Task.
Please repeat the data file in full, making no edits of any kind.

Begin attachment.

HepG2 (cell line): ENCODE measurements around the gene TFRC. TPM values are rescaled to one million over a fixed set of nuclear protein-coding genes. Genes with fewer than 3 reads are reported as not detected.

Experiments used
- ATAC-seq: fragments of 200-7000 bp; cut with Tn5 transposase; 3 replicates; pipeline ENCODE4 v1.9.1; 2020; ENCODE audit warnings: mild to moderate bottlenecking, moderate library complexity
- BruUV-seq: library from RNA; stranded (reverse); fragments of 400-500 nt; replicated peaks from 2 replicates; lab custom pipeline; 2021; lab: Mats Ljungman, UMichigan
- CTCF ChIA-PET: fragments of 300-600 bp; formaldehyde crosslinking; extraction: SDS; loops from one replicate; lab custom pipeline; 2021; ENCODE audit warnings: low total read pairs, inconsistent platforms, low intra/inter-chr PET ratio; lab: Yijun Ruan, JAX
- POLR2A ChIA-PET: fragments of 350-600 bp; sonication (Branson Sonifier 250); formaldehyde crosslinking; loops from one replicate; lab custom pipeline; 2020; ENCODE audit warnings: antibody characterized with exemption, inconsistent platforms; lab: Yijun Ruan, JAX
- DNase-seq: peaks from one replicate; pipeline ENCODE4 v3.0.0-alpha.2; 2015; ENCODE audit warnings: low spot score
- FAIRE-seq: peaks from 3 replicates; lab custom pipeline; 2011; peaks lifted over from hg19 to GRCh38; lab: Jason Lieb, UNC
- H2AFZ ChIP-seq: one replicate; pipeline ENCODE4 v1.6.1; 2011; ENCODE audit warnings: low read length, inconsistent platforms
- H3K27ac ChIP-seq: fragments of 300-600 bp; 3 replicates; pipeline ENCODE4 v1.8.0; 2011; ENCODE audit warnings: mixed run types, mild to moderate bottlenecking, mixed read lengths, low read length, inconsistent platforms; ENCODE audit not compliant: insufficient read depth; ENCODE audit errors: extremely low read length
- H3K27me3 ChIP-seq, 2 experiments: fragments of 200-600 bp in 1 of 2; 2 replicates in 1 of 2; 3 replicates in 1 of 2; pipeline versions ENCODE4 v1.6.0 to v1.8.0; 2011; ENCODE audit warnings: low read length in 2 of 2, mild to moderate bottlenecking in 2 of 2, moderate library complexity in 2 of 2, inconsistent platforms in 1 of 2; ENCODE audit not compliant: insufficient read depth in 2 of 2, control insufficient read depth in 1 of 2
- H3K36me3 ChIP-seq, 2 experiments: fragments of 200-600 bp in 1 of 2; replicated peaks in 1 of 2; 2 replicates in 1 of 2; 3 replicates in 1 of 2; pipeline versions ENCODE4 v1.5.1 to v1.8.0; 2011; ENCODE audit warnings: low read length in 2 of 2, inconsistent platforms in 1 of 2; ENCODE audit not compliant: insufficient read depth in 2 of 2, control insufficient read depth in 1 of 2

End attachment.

HepG2 (cell line): ENCODE measurements around the gene TFRC. TPM values are rescaled to one million over a fixed set of nuclear protein-coding genes. Genes with fewer than 3 reads are reported as not detected.

Experiments used
- ATAC-seq: fragments of 200-7000 bp; cut with Tn5 transposase; 3 replicates; pipeline ENCODE4 v1.9.1; 2020; ENCODE audit warnings: mild to moderate bottlenecking, moderate library complexity
- BruUV-seq: library from RNA; stranded (reverse); fragments of 400-500 nt; replicated peaks from 2 replicates; lab custom pipeline; 2021; lab: Mats Ljungman, UMichigan
- CTCF ChIA-PET: fragments of 300-600 bp; formaldehyde crosslinking; extraction: SDS; loops from one replicate; lab custom pipeline; 2021; ENCODE audit warnings: low total read pairs, inconsistent platforms, low intra/inter-chr PET ratio; lab: Yijun Ruan, JAX
- POLR2A ChIA-PET: fragments of 350-600 bp; sonication (Branson Sonifier 250); formaldehyde crosslinking; loops from one replicate; lab custom pipeline; 2020; ENCODE audit warnings: antibody characterized with exemption, inconsistent platforms; lab: Yijun Ruan, JAX
- DNase-seq: peaks from one replicate; pipeline ENCODE4 v3.0.0-alpha.2; 2015; ENCODE audit warnings: low spot score
- FAIRE-seq: peaks from 3 replicates; lab custom pipeline; 2011; peaks lifted over from hg19 to GRCh38; lab: Jason Lieb, UNC
- H2AFZ ChIP-seq: one replicate; pipeline ENCODE4 v1.6.1; 2011; ENCODE audit warnings: low read length, inconsistent platforms
- H3K27ac ChIP-seq: fragments of 300-600 bp; 3 replicates; pipeline ENCODE4 v1.8.0; 2011; ENCODE audit warnings: mixed run types, mild to moderate bottlenecking, mixed read lengths, low read length, inconsistent platforms; ENCODE audit not compliant: insufficient read depth; ENCODE audit errors: extremely low read length
- H3K27me3 ChIP-seq, 2 experiments: fragments of 200-600 bp in 1 of 2; 2 replicates in 1 of 2; 3 replicates in 1 of 2; pipeline versions ENCODE4 v1.6.0 to v1.8.0; 2011; ENCODE audit warnings: low read length in 2 of 2, mild to moderate bottlenecking in 2 of 2, moderate library complexity in 2 of 2, inconsistent platforms in 1 of 2; ENCODE audit not compliant: insufficient read depth in 2 of 2, control insufficient read depth in 1 of 2
- H3K36me3 ChIP-seq, 2 experiments: fragments of 200-600 bp in 1 of 2; replicated peaks in 1 of 2; 2 replicates in 1 of 2; 3 replicates in 1 of 2; pipeline versions ENCODE4 v1.5.1 to v1.8.0; 2011; ENCODE audit warnings: low read length in 2 of 2, inconsistent platforms in 1 of 2; ENCODE audit not compliant: insufficient read depth in 2 of 2, control insufficient read depth in 1 of 2